Mon | Jun 14, 2021

Parents can take legal action – attorneys

Published:Tuesday | October 20, 2015 | 6:55 PMAnastasia Cunningham

Two of the country's attorneys-at-law believe the parents of the babies who died or were infected with the klebsiella and serratia bacteria at two major public hospitals since June could take legal action against the relevant authorities. And one mother is already contemplating a lawsuit.

Yesterday, Minister of Health Dr Fenton Ferguson revealed that because of four infectious outbreaks at the University Hospital of the West Indies (UHWI) in St Andrew and the Cornwall Regional Hospital (CRH) in St James in the last five months, 42 newborns were infected with the bacteria, 18 of whom have died.


One mother, whose son was born two months ago at the UHWI and died last Thursday after being infected with klebsiella, told The Gleaner that she was seeking legal action "because this is ridiculous".

"The morning when he died, they took me in a room, and based on how I saw the doctors and nurses behaving and being there for so many weeks and seeing so many babies die, I knew it was the end," she said, speaking on condition of anonymity.

"When they told me he died, I asked, 'How? Why?' They said he had gotten an infection and they weren't able to stabilise and treat him. They basically said they were trying their best to contain it - that this isn't something new. This is something that we as mothers knew. And this is without them telling us that there was an infection on the ward and they were trying to contain it. They just said they were sorry."

She continued, "I knew nothing of this infection on the ward before I went there. While I was there, and the babies around me, including my child, were getting sick, I and other mothers realised that something was going around. At no point in time anyone told us there was an infection going around, and it was contagious, or anything, or that it was serious. We had no idea that our children could die because of this."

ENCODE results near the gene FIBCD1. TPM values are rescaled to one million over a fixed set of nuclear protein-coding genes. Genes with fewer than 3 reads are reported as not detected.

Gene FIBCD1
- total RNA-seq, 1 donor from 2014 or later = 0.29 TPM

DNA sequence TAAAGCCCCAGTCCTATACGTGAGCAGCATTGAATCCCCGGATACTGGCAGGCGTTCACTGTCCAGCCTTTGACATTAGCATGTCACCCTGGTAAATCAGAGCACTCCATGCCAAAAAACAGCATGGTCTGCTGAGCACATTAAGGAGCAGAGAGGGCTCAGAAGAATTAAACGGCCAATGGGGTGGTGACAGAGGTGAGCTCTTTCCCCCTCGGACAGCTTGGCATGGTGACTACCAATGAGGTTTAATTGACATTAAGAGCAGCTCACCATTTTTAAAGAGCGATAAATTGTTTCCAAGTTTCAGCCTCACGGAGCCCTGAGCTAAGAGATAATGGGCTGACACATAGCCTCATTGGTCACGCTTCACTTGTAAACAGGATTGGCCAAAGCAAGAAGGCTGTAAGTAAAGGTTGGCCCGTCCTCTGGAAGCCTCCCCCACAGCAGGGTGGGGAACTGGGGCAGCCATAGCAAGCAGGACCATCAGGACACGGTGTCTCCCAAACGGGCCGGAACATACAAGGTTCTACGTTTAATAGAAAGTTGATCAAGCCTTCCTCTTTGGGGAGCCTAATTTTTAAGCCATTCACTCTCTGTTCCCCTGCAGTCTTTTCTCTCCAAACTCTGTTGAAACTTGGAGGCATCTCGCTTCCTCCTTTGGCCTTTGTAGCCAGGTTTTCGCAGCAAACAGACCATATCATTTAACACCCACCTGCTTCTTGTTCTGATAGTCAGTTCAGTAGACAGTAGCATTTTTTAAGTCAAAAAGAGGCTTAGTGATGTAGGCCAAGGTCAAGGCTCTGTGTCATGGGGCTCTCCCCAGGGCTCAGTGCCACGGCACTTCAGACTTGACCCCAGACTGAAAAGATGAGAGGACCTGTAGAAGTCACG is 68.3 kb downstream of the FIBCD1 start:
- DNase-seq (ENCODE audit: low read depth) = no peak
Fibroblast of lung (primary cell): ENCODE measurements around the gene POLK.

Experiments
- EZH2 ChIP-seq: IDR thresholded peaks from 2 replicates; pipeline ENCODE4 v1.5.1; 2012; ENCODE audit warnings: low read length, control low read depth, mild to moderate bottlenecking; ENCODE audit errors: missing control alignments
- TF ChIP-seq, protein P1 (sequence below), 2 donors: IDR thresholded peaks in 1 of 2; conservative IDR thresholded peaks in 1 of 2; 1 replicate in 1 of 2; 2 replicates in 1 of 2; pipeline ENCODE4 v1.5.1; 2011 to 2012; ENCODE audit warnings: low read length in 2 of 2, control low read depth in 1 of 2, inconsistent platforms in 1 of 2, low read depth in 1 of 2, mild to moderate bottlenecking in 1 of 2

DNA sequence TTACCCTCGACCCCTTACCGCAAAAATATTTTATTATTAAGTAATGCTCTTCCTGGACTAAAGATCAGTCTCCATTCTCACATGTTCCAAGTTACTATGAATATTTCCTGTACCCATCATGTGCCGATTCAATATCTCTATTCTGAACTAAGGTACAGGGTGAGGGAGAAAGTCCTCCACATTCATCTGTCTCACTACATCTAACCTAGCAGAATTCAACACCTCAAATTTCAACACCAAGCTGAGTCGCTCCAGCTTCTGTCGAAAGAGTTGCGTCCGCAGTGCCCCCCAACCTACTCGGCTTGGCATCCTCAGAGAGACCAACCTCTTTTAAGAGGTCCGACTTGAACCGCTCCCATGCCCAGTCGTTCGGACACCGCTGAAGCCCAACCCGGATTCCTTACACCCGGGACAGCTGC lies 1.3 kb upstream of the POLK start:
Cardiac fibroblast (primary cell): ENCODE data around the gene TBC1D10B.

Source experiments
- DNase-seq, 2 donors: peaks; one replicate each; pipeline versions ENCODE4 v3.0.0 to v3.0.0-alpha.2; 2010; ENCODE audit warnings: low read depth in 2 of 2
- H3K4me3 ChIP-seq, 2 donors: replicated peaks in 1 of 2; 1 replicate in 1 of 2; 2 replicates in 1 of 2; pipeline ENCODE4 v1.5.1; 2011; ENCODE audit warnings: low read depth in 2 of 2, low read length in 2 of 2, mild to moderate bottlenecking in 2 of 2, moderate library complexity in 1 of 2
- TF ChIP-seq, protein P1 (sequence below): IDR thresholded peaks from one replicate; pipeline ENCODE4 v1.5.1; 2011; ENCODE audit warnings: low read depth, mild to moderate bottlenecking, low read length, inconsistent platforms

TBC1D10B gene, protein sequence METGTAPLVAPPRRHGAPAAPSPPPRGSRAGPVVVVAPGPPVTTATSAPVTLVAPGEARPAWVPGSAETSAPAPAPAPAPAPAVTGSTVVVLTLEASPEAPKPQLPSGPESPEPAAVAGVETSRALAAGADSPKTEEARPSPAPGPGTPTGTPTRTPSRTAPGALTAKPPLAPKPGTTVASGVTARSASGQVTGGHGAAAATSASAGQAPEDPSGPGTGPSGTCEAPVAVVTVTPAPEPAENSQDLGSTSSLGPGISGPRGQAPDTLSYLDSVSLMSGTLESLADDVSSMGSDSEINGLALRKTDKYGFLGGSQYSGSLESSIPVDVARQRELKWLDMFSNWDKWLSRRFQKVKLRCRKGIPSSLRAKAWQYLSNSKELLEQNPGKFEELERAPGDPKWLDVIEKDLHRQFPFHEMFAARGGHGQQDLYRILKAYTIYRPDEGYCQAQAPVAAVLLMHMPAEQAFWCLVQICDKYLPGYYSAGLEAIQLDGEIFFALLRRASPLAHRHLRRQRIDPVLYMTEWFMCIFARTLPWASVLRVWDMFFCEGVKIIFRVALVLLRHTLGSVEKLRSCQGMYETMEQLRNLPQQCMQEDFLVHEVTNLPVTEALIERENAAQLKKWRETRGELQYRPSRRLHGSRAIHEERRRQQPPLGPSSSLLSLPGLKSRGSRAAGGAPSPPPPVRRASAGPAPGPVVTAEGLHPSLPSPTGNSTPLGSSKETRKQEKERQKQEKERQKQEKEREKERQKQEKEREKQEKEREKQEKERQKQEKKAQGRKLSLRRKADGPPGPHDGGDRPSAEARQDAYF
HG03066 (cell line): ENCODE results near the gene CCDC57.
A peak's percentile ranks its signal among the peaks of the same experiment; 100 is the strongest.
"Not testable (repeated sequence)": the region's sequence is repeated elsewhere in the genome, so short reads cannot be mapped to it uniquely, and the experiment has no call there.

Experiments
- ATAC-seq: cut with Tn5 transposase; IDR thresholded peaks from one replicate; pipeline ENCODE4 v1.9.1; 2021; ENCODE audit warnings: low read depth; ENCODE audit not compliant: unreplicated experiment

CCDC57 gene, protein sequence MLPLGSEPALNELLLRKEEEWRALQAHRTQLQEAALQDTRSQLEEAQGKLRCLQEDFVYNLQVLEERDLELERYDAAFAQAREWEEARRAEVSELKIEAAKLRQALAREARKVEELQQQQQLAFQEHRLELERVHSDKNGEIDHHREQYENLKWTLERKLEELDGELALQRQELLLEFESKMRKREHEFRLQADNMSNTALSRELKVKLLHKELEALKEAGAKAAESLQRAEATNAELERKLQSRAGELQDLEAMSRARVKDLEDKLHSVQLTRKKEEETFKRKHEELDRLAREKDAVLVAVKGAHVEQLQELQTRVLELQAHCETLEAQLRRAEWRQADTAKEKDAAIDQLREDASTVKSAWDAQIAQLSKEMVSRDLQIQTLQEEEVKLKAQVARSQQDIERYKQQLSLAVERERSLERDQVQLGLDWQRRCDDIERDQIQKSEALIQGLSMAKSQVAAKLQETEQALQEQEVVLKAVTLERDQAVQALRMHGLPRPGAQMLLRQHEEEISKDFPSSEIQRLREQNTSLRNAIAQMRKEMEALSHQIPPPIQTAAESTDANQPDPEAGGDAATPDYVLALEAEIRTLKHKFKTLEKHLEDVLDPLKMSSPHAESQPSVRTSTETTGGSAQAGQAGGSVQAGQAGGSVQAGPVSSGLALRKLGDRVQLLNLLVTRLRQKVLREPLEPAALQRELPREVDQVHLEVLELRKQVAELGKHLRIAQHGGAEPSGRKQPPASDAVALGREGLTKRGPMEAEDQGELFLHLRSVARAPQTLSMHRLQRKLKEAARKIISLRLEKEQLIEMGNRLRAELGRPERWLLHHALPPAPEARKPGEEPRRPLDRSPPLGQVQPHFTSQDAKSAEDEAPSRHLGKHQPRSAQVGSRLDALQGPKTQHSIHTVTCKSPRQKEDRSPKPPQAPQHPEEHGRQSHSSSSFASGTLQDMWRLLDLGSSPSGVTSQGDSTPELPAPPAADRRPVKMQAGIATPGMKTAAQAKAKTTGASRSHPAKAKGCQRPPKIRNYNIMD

Describing the situation as alarming, attorney Patrick Foster said bacteria infections occured all the time in hospitals, "however, the question is whether the hospitals took sufficient precautions to minimise the spread of these infections, particularly to premature babies, who would have been most vulnerable."

He added: "There should have been duty of care, but it depends on the particular facts as to whether or not this duty of care in law was breached. And since at this stage we don't have all the facts, it would be hard to give a definite opinion at this time.

"Following the investigations, if the facts show that there was negligence on the part of the hospital authorities, then the parents could file claims against the regional hospital authorities that have legal responsibility and management control for the hospitals that fall within their jurisdictions."

Fellow attorney Bert Samuels concurred with his colleague.

"The loss of a life is irreplaceable, and this is a very serious thing that has happened. The fact that the numbers are more than two suggests that maybe the situation ought to have been arrested earlier, but then I can't make pronouncements at this stage without knowing the facts," Samuels said.

"Hospitals must always show due care. If there is an absence of due care, that is, the standards falling below what is accepted in the medical practice, then there can be liability."

Both attorneys said like the rest of the country, they anxiously await the findings of the investigation.

"The findings of the investigation would determine if there is a case for a lawsuit," Samuels noted.

Ferguson, who said he only learnt of the situation on Friday, assembled a team to conduct an investigation and provide guidelines for case management. This includes assistance from overseas consultants who should arrive in the island today.